Foreign investors lacking

Following the conference yesterday, Renewable Energy Maldives Managing Director Dr Ibrahim Nashid told Minivan News that he believed banks and foreign investors crucial to revitalising the national energy “didn’t turn up” at the event.

“The main idea was to bring investors here, but I don’t think that has happened,” said Nashid.

He explained that while Maldives-based institutional representatives from the WB, ADB, United Nations Development Programme (UNDP) and various other Maldivian institutions attended the conference, individuals with authority to authorize lending and/or donor funds were not present.

“Basically there wasn’t any financial institution that could give the finance or lend the money,” said Nashid. “No international banks came and what is very noticeable there wasn’t Indian investors. Not a single Indian company was represented.”

“ADB was saying they have earmarked funds for the Maldives, but their idea was also to leverage that with some other lending institution and that was not there,” he added.

Nashid noted that none of the Maldivian banks were present at the conference.

“The Islamic Development Bank (IDB) was there, but not the Islamic Bank in Male’, even the Bank of Maldives didn’t attend,” said Nashid.

“It shows the confidence that everybody has, [which is] the reason the World Bank is talking about giving a bank guarantee,” he continued.

Although Minister Shakeela was asked many times about what the government would do to guarantee investments “she skirted the question saying the ADB and WB is giving the guarantee,” according to Nashid.

“That was not the issue, the issue is what happens to our investments,” he said. “The GMR case is very very open and obvious to everyone. The issue of political instability was very much skirted, [but] everybody knew.”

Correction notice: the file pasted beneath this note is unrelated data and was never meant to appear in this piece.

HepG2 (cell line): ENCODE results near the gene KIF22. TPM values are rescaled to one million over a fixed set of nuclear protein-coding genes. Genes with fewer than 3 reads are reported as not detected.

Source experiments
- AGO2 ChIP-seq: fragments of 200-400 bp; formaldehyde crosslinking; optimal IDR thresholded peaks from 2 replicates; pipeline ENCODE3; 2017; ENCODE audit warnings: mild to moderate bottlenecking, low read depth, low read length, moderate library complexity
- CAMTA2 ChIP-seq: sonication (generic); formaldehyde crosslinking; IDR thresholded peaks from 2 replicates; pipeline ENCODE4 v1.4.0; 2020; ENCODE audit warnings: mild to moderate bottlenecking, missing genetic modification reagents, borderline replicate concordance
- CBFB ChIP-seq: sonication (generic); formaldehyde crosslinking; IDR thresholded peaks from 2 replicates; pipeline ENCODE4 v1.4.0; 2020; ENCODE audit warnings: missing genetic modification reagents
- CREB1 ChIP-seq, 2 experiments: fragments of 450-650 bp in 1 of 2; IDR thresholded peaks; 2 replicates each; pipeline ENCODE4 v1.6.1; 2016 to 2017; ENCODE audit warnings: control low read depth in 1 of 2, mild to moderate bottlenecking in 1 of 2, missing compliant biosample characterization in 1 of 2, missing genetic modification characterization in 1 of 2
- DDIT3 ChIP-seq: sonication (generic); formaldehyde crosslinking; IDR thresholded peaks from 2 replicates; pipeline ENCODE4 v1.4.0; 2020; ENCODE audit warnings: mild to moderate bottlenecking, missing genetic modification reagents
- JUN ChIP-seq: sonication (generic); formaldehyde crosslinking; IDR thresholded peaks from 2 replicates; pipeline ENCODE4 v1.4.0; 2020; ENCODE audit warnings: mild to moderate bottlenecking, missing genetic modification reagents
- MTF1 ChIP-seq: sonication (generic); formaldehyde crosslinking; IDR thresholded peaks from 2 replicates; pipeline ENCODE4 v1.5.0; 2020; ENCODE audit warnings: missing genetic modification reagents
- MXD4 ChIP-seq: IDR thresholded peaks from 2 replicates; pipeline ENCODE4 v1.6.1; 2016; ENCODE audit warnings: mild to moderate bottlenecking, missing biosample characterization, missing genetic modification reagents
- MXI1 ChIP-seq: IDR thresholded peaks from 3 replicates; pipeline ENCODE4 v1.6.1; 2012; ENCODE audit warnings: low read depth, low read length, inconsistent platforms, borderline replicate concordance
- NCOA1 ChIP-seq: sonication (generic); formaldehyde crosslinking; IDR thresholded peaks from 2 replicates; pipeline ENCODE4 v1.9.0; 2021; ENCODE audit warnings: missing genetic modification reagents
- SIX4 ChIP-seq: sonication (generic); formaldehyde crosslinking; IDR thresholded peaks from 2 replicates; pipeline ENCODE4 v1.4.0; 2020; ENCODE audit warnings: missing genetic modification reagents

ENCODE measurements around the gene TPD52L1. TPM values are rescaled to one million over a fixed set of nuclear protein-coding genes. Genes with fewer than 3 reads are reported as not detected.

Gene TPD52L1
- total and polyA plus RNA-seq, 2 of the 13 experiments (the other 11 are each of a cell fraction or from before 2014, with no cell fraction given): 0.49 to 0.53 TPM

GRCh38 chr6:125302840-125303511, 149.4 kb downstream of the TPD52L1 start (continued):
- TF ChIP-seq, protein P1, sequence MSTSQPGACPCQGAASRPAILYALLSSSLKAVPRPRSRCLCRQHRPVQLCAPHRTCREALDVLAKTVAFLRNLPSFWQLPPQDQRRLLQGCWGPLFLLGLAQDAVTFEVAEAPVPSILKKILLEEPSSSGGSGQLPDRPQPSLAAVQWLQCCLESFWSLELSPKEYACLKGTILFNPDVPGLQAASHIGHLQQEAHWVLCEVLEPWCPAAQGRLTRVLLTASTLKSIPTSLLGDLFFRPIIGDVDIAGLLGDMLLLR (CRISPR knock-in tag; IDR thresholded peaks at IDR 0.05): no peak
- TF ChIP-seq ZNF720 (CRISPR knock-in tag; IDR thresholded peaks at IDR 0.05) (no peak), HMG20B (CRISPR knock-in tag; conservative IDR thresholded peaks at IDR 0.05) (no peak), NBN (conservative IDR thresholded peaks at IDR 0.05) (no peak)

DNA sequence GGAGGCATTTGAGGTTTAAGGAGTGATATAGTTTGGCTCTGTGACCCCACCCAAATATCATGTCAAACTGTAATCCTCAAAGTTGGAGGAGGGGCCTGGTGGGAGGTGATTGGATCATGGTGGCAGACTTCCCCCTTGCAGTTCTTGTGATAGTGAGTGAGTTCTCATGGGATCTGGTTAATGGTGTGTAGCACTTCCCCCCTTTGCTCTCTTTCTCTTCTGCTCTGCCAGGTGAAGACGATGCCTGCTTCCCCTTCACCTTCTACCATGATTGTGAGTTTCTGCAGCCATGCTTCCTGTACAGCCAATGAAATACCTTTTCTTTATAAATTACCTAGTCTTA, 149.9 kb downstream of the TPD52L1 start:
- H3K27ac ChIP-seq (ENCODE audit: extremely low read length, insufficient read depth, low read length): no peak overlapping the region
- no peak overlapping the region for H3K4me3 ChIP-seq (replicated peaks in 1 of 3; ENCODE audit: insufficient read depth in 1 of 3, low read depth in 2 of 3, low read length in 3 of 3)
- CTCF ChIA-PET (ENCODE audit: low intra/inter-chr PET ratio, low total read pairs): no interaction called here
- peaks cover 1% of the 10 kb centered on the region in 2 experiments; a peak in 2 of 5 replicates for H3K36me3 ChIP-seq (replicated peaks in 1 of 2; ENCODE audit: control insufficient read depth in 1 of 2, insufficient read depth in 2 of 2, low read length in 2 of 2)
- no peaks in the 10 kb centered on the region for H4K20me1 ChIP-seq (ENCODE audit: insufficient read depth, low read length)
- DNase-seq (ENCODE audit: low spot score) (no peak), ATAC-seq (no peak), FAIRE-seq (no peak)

Nashid claimed that most conference participants who discussed renewable energy investments said a decision would not happen until after the presidential election scheduled for September.

“We need political stability here, without political stability I don’t think any project is going to take off,” said Nashid.

“We can do the preparation of paperwork, etc. but money will not be put on the table. That’s the message we get from abroad,” he added.

These sentiments were echoed by conference participants representing various private sector businesses.

“It was a good start, but this is really just a beginning. There were not very many investors present,” an infrastructure company representative told Minivan News on condition of anonymity.

“The three things investors are looking for are credibility, stability, and return on the investment,” a telecommunications company representative told Minivan News on condition of anonymity.

The source explained that political instability was the main concern preventing investors from committing to renewable energy development. He also agreed with another conference participant’s observation that political instability in the Maldives was the ‘elephant in the room’ at the event.

“There were very few investors present, which is not surprising. No one is going to be eager to invest [in developing renewable energy] until after elections,” he added.


Amana Takaful posts MVR 4.5 million profit since Maldives Stock Exchange float

Sharia-compliant insurance company Amana Takaful (Maldives) PLC has announced a cumulative profit of MVR 4.5 Million (US$292,208) since listing on the Maldives Stock Exchange back in 2011.

Following the company’s second annual general meeting held Sunday (April 28), Amana Takaful  said a 10 percent dividend of MVR 2.6 million (US$168,831) would be paid among its Maldives-based shareholder members for the group’s performance during 2012.

Growth for the company during last year was said to be driven in particular by demand for medical and motor insurance following amendments to government regulations that has seen a number of insurers moving to offer 3rd party coverage in these areas.

A spokesperson for the company claimed that 3rd party motor cover was anticipated to continue to help drive growth for its Maldives operations in the coming years as a result of recent legislation imposed on the country’s motorists.

During its AGM, Amana Takaful also announced an underwriting result – earnings from premiums after deducting the costs of operating expenses and insurance claims – of MVR 20.7 million (US$1.3 million). This was said to be a 61 percent increase on the previous year.

As well as Sharia-compliant insurance, a growing number of private groups in the Maldives have moved to offer Islamic financing to their customers.

Specialist groups such as the Maldives Islamic Bank (MIB) are set to be joined in the segment by Bank of Maldives (BML), which this month announced the appointment of a four-member Sharia Advisory Committee.